The defeat of H showed that the once-powerful POA may be starting to lose its grip on local politics. Years of scandal, continued violence and brutality, and a population beginning to distrust police more and more in the years since Ferguson and the rise of Black Lives Matter may have given them a more unfavorable playing field than they expected. The near-universal condemnation of local leaders in political circles, activist groups, and faith communities left the POA with few institutional allies outside of SF’s more reactionary spheres. That DSA SF is actively involved in projects that seek to disarm, demilitarize, and disengage the police – from No on H dating back to the early work we put into the Good Neighbor Guide to Sweeps – is the foundation for what are hopefully lasting alliances against police and policing, against jails and incarceration. In San Francisco, we have income inequality that rivals developing nations. The class divide here is scarcely better illustrated than by the violence that is required to sustain it; to brutalize and dispossess the poor and homeless, to act as a well-armed buffer between gentrifiers and the gentrified. We saw their vision of public safety – for the compliant, for the beneficiaries of the status quo – decisively beat. Between F and H, I think it’s fair to say that after only a year and a half on SF’s political scene, DSA is leaving a lasting impression and providing organizational capacity for politics that are inconceivable in San Francisco’s Democratic political machine except for at its leftmost fringe. It’s not an exaggeration to say that prop F changed the game for tenants, and it’s not speculation to say that prop H failing will save lives. It’s political vision like this that will provide solid ground for us to stand on as the opposition to that machine.
Which brings me to the Mayor’s race. If the current margin holds, then we see yet another example of the city voting in favor of progressive policy but not its most outspoken progressive politician (prop C, the universal child care initiative brought forward by Jane Kim and Norman Yee, seems likely to pass, but Jane will not win the Mayor’s race; this is reminiscent of the 2016 November election that sent Scott Wiener to the State Senate while the voters passed Kim’s prop W to make City College tuition-free for SF residents.) However, with San Francisco’s top-3 instant runoff voting being utilized to its fullest potential yet, we came devastatingly, heartbreakingly close to beating Ron Conway’s political machine – he made no effort to conceal his preference for who would be the next mayor. And we saw the line between the city’s moderate Democrats and its small population of Republicans blurred; while Republican Richie Greenberg managed only a few percent SF’s votes for Mayor, Breed seeking the endorsement of former Reagan cabinet member George Shultz and the lion’s share of tech’s political expenditures makes it clear which side she was on. Ranked-choice voting makes it possible to analyze voting blocs that are appearing around political poles in local politics, ones that exist both within and beyond the local Democratic hegemony. While I don’t think breaking from the Democratic party locally is feasible at the time, I think we’ll start to see a base that engages in electoral contests strategically. In fact, I imagine that Kim’s base, which has sent second- and third- choice votes to Mark Leno over London Breed around 70%-20%, is a key part of that base.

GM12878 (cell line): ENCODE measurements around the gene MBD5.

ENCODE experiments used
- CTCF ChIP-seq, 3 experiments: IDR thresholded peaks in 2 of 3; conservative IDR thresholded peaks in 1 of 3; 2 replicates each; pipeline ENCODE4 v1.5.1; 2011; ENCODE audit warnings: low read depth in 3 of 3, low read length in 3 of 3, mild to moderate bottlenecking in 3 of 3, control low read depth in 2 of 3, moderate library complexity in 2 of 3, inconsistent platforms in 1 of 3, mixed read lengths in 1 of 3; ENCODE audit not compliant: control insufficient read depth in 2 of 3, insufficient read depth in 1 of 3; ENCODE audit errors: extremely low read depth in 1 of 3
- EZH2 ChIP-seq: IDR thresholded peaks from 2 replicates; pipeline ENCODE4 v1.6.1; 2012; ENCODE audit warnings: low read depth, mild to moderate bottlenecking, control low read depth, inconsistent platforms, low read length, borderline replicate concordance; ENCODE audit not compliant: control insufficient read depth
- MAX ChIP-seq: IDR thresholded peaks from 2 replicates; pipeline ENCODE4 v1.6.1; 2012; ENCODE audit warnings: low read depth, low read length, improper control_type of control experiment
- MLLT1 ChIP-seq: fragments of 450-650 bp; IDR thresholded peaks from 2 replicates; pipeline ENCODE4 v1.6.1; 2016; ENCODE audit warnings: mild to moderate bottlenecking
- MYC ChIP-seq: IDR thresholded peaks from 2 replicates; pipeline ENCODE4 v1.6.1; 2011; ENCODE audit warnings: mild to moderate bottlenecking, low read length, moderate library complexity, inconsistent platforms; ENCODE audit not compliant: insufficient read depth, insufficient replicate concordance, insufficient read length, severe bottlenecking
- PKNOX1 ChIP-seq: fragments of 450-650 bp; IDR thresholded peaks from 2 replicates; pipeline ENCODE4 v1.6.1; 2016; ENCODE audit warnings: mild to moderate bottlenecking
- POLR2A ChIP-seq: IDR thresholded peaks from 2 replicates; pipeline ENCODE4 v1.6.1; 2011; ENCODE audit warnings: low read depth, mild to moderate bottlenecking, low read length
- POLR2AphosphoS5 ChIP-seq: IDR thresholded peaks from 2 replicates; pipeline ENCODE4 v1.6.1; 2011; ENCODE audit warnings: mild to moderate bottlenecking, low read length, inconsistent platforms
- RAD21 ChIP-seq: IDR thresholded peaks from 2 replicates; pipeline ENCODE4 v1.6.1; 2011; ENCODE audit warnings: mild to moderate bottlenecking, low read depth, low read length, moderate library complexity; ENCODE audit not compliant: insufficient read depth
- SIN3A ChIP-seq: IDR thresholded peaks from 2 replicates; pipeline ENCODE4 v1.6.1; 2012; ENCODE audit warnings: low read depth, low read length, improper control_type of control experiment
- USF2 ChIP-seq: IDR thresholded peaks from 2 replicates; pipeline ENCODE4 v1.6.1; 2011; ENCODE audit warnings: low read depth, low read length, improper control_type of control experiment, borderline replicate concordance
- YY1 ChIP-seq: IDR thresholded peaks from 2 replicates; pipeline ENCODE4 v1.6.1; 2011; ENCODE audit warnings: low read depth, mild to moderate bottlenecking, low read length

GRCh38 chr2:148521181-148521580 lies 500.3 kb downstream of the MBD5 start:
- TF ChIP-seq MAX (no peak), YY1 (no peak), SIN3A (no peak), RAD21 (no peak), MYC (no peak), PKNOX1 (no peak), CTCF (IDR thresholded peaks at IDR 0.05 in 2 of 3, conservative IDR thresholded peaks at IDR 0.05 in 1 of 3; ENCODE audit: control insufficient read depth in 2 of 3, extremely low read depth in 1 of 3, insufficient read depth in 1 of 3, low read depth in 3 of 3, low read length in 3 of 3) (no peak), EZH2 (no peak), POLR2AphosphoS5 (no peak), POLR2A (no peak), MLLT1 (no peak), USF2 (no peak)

DSA’s work continues into the next election cycle with both the Our City Our Home ballot initiative, the Coalition on Homelessness’ ambitious attempt to house 4,000 of our homeless neighbors permanently, and our endorsement of Tony Kelly, an esteemed local environmental activist who nonetheless faces an uphill battle against developer-backed candidates for Supervisor in San Francisco’s District 10. Organizing the forces that expanded Right to Counsel and defeated the POA into a political pole that is more explicitly and vocally anticapitalist than even the progressive wing of the local Democratic party is an onerous task, but one that we’ll need to accomplish if we want to seek political power – within or without the Democrats. And if we can effectively build and maintain that pole, then by the time London Breed is up for reelection, there may be hope to break the alliance between the moderate Democratic machine and big business in San Francisco for good. The key question is what happens between now and then – 18 months will be up before we know it.